In 1937, at the height of his fame, Huxley left Europe to live in California, working for a time as a screenwriter in Hollywood. As the West braced itself for war, Huxley came increasingly to believe that the key to solving the world's problems lay in changing the individual through mystical enlightenment. The exploration of the inner life through mysticism and hallucinogenic drugs was to dominate his work for the rest of his life.

His beliefs found expression in both fiction (Time Must Have a Stop,1944, and Island, 1962) and non-fiction (The Perennial Philosophy, 1945; Grey Eminence, 1941; and the account of his first mescalin experience, The Doors of Perception, 1954. Huxley died in California on 22 November 1963.

This title is in stock with our UK supplier and is sent from our Sydney warehouse within 15 working days of you placing an order.  

Once received into our warehouse we will despatch it to you with a Shipping Notification which includes online tracking.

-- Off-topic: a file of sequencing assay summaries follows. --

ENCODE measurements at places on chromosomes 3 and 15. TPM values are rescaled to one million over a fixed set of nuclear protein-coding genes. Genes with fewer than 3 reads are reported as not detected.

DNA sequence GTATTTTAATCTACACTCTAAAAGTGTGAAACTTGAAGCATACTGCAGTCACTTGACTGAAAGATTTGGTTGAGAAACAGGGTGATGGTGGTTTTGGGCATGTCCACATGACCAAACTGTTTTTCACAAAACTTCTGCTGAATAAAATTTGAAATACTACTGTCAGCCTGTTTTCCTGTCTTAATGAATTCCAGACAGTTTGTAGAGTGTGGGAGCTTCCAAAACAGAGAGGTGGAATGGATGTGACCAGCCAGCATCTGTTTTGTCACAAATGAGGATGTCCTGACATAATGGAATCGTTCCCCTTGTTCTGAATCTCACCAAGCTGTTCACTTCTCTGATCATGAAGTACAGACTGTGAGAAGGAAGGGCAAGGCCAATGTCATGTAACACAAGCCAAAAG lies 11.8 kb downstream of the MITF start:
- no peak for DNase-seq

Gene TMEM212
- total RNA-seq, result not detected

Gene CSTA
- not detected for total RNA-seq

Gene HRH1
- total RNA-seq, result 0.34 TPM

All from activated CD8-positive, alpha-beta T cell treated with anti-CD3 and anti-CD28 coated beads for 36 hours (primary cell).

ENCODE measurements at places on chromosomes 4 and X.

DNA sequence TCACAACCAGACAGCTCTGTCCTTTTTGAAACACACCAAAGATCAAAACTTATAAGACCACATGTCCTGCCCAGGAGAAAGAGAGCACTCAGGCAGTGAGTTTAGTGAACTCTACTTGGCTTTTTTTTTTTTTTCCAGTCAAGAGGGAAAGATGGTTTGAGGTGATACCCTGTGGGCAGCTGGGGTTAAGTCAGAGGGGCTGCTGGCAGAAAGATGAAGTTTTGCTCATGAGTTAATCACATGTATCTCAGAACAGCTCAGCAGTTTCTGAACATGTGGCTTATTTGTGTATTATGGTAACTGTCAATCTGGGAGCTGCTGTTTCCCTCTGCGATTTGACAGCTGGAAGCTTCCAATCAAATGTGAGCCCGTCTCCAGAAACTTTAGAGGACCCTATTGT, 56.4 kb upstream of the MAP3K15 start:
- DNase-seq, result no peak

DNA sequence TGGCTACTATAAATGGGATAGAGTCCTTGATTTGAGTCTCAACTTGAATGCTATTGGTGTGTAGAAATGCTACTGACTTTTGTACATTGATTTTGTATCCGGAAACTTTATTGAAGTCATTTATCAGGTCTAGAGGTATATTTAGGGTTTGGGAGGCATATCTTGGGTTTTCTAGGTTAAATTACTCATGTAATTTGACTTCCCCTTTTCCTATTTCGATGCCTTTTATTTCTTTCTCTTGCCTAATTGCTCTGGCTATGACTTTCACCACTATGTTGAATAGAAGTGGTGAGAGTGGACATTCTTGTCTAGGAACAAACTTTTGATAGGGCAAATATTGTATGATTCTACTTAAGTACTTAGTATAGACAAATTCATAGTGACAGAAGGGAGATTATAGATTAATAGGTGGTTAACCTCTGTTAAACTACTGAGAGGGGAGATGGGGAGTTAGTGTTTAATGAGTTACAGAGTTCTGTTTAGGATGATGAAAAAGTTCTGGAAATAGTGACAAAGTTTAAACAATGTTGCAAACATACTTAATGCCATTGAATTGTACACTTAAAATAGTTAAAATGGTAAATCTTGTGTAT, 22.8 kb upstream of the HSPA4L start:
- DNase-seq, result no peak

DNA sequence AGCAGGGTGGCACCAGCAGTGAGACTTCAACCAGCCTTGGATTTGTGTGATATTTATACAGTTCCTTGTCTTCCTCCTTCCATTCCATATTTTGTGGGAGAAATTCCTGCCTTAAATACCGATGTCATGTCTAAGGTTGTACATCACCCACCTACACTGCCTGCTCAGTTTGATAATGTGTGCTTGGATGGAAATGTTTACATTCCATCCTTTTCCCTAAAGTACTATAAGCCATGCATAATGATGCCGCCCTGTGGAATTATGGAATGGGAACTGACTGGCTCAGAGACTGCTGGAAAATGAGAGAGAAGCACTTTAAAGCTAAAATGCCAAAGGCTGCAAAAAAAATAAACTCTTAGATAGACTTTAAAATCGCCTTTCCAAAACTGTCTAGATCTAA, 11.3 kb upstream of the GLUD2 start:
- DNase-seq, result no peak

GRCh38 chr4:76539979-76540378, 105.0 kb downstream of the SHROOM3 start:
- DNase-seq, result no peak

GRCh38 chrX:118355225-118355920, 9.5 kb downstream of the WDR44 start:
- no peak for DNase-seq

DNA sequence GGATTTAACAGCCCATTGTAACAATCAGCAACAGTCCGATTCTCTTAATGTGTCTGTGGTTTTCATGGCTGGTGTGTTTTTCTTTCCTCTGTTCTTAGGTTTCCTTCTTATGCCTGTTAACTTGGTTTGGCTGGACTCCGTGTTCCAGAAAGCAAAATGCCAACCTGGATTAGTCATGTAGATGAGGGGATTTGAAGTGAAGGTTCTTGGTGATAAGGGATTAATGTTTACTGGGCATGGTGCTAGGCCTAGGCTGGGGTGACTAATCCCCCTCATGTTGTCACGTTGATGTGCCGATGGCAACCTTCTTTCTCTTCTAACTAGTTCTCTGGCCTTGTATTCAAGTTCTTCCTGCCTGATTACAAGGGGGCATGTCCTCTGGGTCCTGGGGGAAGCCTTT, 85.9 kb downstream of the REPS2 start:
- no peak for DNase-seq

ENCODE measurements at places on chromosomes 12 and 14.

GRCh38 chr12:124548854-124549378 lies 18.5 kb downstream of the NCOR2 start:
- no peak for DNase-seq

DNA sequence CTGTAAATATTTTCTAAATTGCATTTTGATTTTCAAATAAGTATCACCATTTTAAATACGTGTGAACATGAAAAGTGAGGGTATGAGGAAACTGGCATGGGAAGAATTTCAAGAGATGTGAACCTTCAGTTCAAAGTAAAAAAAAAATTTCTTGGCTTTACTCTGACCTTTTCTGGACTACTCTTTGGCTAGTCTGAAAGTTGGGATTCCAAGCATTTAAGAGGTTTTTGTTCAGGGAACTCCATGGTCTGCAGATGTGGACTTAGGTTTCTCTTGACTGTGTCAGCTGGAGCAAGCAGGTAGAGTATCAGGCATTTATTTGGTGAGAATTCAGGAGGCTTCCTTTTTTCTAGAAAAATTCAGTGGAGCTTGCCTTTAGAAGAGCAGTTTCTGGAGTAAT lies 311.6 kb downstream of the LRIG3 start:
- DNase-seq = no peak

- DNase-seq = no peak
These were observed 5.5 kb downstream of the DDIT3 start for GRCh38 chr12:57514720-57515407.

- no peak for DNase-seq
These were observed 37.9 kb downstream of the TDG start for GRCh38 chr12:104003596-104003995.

Please check the estimated delivery times below for your region, for after your order is despatched from our warehouse:

ACT Metro  2 working days

NSW Metro  2 working days

NSW Rural  2 - 3 working days

NSW Remote  2 - 5 working days

NT Metro  3 - 6 working days

NT Remote  4 - 10 working days

QLD Metro  2 - 4 working days

QLD Rural  2 - 5 working days

QLD Remote  2 - 7 working days

SA Metro  2 - 5 working days

SA Rural  3 - 6 working days

SA Remote  3 - 7 working days

TAS Metro  3 - 6 working days

TAS Rural  3 - 6 working days

VIC Metro  2 - 3 working days

VIC Rural  2 - 4 working days

VIC Remote  2 - 5 working days

WA Metro  3 - 6 working days

WA Rural  4 - 8 working days

WA Remote  4 - 12 working days

Customer Reviews

Average Rating

5 / 5 (2 Ratings)
5 stars (2)
4 stars (0)
3 stars (0)
2 stars (0)
1 stars (0)
  • Pneumatic

    by on

    There's a reason Brave New World is a classic. It is enduringly relevant, still shocking, and very well written. It makes a great contrast to 1984 - both dystopias, but in different ways.

  • Blew my Mind

    by on

    I've had this book on my TBR for about 4 or 5 years now and I'm so glad I was finally able to pick it up. It was absolutely everything I thought it was going to be. I was so engrossed and literally couldn't put it down. Mindblowingly fantastic (in my opinion anyways).